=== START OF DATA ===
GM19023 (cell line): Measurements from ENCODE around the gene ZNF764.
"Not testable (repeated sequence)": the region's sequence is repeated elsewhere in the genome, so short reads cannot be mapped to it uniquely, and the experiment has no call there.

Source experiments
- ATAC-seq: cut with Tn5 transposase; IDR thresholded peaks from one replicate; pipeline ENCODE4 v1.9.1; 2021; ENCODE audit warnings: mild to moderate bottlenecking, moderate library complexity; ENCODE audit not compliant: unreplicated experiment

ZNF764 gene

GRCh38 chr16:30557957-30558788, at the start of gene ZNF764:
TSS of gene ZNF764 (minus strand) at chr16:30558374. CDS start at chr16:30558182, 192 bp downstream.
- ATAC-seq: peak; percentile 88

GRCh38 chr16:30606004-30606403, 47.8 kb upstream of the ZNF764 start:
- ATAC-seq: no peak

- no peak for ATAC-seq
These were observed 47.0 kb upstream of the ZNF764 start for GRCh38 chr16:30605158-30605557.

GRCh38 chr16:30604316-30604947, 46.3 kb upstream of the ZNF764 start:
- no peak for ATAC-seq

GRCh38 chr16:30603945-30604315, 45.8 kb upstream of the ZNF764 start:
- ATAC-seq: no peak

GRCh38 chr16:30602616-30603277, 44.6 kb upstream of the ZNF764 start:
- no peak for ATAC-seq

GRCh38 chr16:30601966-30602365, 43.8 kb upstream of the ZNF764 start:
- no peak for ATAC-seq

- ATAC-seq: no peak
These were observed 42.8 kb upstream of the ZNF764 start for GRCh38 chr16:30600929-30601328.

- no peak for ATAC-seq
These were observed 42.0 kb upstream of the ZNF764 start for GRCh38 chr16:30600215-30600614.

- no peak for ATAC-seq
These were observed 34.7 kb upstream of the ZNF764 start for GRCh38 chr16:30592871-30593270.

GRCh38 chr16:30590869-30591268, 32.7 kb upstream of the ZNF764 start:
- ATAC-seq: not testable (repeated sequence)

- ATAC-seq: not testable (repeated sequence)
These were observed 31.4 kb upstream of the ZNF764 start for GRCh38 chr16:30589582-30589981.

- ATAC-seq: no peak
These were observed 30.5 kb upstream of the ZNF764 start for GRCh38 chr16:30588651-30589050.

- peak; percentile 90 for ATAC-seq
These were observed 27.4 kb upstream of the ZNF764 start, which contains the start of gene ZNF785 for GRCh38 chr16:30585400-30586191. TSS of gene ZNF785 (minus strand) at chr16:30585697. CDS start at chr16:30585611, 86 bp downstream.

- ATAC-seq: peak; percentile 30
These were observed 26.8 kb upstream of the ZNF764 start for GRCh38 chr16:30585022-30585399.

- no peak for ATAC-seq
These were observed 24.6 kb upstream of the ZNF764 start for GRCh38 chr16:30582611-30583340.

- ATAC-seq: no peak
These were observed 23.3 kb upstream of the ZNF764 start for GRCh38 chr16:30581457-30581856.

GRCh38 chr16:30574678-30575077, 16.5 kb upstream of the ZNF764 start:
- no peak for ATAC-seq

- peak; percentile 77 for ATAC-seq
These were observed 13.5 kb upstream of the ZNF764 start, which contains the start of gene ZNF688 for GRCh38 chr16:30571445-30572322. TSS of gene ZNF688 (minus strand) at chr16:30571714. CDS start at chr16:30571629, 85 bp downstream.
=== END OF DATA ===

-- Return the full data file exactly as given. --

GM19023 (cell line): Measurements from ENCODE around the gene ZNF764.
"Not testable (repeated sequence)": the region's sequence is repeated elsewhere in the genome, so short reads cannot be mapped to it uniquely, and the experiment has no call there.

Source experiments
- ATAC-seq: cut with Tn5 transposase; IDR thresholded peaks from one replicate; pipeline ENCODE4 v1.9.1; 2021; ENCODE audit warnings: mild to moderate bottlenecking, moderate library complexity; ENCODE audit not compliant: unreplicated experiment

ZNF764 gene

GRCh38 chr16:30557957-30558788, at the start of gene ZNF764:
TSS of gene ZNF764 (minus strand) at chr16:30558374. CDS start at chr16:30558182, 192 bp downstream.
- ATAC-seq: peak; percentile 88

GRCh38 chr16:30606004-30606403, 47.8 kb upstream of the ZNF764 start:
- ATAC-seq: no peak

- no peak for ATAC-seq
These were observed 47.0 kb upstream of the ZNF764 start for GRCh38 chr16:30605158-30605557.

GRCh38 chr16:30604316-30604947, 46.3 kb upstream of the ZNF764 start:
- no peak for ATAC-seq

GRCh38 chr16:30603945-30604315, 45.8 kb upstream of the ZNF764 start:
- ATAC-seq: no peak

GRCh38 chr16:30602616-30603277, 44.6 kb upstream of the ZNF764 start:
- no peak for ATAC-seq

GRCh38 chr16:30601966-30602365, 43.8 kb upstream of the ZNF764 start:
- no peak for ATAC-seq

- ATAC-seq: no peak
These were observed 42.8 kb upstream of the ZNF764 start for GRCh38 chr16:30600929-30601328.

- no peak for ATAC-seq
These were observed 42.0 kb upstream of the ZNF764 start for GRCh38 chr16:30600215-30600614.

- no peak for ATAC-seq
These were observed 34.7 kb upstream of the ZNF764 start for GRCh38 chr16:30592871-30593270.

GRCh38 chr16:30590869-30591268, 32.7 kb upstream of the ZNF764 start:
- ATAC-seq: not testable (repeated sequence)

- ATAC-seq: not testable (repeated sequence)
These were observed 31.4 kb upstream of the ZNF764 start for GRCh38 chr16:30589582-30589981.

- ATAC-seq: no peak
These were observed 30.5 kb upstream of the ZNF764 start for GRCh38 chr16:30588651-30589050.

- peak; percentile 90 for ATAC-seq
These were observed 27.4 kb upstream of the ZNF764 start, which contains the start of gene ZNF785 for GRCh38 chr16:30585400-30586191. TSS of gene ZNF785 (minus strand) at chr16:30585697. CDS start at chr16:30585611, 86 bp downstream.

- ATAC-seq: peak; percentile 30
These were observed 26.8 kb upstream of the ZNF764 start for GRCh38 chr16:30585022-30585399.

- no peak for ATAC-seq
These were observed 24.6 kb upstream of the ZNF764 start for GRCh38 chr16:30582611-30583340.

- ATAC-seq: no peak
These were observed 23.3 kb upstream of the ZNF764 start for GRCh38 chr16:30581457-30581856.

GRCh38 chr16:30574678-30575077, 16.5 kb upstream of the ZNF764 start:
- no peak for ATAC-seq

- peak; percentile 77 for ATAC-seq
These were observed 13.5 kb upstream of the ZNF764 start, which contains the start of gene ZNF688 for GRCh38 chr16:30571445-30572322. TSS of gene ZNF688 (minus strand) at chr16:30571714. CDS start at chr16:30571629, 85 bp downstream.